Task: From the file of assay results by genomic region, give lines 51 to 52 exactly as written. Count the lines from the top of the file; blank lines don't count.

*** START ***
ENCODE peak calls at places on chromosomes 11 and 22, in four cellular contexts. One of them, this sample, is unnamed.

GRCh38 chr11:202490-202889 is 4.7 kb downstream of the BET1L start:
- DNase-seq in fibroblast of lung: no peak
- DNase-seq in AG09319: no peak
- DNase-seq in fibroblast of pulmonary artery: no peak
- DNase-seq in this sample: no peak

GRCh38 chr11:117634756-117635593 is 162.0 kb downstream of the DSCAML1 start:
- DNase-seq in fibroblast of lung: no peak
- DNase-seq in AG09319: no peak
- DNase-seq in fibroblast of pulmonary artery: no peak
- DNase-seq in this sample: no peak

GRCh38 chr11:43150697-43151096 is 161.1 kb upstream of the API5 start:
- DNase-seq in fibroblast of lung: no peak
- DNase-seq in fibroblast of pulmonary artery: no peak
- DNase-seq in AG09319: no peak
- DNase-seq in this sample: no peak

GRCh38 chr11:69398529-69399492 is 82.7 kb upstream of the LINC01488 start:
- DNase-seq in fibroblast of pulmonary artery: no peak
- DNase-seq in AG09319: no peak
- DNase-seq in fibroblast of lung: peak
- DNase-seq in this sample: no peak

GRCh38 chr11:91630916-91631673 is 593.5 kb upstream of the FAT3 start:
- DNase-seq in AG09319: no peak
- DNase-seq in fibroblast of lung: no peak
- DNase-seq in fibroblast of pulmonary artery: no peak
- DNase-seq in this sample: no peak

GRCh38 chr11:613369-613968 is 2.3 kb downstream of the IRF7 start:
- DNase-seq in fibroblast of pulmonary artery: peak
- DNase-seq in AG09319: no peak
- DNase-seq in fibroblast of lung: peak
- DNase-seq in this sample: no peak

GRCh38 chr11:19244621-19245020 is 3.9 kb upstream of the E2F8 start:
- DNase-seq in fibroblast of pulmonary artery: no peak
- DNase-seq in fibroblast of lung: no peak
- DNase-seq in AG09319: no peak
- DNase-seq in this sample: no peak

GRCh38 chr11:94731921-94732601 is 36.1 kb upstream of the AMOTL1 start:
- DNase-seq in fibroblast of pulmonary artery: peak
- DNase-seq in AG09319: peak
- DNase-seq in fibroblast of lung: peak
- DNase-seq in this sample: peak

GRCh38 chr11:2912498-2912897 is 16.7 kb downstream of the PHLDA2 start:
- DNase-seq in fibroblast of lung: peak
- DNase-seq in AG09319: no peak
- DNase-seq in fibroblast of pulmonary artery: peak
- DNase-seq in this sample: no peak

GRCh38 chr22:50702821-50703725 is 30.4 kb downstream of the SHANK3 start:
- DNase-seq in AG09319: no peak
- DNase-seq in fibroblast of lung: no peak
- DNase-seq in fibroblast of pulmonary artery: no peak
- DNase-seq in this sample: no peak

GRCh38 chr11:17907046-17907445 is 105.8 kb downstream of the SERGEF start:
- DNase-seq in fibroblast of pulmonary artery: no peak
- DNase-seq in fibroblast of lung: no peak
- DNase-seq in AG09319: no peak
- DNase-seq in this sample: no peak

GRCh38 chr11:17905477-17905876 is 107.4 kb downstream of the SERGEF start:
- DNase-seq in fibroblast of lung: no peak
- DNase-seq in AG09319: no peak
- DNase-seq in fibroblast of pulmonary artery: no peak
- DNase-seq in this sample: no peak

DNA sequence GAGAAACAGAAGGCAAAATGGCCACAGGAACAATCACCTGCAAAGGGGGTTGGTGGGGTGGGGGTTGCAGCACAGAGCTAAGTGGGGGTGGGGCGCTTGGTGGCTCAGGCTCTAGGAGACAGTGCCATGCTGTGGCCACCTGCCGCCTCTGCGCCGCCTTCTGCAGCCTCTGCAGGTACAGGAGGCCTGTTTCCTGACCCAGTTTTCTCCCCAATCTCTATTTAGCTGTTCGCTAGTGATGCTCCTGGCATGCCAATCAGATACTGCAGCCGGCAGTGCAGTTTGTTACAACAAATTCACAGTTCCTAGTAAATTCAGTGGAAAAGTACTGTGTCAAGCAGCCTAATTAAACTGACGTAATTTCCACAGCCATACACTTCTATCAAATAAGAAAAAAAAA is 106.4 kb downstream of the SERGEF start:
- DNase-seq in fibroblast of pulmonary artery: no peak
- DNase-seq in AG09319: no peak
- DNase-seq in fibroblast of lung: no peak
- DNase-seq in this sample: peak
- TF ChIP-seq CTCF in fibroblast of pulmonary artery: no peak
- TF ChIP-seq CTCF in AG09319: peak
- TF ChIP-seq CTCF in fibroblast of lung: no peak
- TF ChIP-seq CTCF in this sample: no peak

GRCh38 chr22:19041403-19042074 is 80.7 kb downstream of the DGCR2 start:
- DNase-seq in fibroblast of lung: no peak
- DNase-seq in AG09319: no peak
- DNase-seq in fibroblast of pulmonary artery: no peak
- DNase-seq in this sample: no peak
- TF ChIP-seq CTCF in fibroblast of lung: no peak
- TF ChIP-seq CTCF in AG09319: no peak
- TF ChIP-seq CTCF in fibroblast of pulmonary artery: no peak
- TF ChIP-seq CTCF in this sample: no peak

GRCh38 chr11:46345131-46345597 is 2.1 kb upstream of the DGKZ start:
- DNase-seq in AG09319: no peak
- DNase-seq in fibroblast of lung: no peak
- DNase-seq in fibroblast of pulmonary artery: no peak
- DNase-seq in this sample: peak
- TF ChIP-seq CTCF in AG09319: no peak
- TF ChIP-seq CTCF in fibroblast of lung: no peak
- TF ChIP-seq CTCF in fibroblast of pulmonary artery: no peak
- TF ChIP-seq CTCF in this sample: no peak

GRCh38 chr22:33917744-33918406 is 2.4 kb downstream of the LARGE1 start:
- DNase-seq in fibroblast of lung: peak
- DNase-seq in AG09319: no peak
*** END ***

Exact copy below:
- DNase-seq in this sample: no peak

GRCh38 chr11:17907046-17907445 is 105.8 kb downstream of the SERGEF start: